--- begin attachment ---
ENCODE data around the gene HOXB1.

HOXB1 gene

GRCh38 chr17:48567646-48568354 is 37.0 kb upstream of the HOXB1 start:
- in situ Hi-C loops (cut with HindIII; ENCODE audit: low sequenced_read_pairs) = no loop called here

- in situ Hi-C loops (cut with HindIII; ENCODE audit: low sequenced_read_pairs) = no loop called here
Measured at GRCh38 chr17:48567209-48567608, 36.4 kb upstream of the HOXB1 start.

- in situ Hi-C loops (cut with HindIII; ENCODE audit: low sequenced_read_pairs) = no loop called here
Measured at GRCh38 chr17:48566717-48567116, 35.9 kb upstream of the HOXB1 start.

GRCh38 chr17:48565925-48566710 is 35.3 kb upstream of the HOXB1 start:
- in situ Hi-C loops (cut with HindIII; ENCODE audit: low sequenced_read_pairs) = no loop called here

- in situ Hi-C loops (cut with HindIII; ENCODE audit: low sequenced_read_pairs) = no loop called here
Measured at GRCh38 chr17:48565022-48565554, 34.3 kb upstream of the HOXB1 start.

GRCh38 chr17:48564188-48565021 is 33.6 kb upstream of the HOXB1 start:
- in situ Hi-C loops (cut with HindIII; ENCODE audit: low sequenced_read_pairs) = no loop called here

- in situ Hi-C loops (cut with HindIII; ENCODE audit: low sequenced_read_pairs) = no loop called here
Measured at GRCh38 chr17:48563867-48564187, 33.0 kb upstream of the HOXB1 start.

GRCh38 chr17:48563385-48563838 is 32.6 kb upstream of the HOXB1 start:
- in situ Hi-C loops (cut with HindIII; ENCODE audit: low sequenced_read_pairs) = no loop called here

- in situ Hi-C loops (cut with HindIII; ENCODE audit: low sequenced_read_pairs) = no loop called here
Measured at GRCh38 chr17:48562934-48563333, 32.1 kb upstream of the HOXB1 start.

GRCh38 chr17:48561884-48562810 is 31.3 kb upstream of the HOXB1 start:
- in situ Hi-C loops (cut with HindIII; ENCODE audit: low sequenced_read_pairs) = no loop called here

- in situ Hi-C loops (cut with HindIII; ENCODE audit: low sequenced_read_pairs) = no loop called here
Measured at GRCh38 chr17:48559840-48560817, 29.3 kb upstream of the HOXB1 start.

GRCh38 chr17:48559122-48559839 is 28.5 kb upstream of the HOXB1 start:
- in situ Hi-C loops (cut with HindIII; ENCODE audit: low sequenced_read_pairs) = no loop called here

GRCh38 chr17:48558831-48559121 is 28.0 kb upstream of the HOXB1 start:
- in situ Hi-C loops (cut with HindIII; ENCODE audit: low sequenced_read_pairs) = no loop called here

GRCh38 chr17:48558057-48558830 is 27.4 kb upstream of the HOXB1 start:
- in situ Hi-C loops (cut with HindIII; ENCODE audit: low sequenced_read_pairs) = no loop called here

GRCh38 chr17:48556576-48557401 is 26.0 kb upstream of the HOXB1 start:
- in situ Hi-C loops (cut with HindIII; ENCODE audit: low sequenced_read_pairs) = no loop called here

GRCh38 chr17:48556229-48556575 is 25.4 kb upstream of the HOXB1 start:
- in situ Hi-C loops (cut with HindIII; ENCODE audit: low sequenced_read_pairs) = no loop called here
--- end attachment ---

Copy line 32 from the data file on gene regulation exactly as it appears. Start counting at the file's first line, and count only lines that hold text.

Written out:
- in situ Hi-C loops (cut with HindIII; ENCODE audit: low sequenced_read_pairs) = no loop called here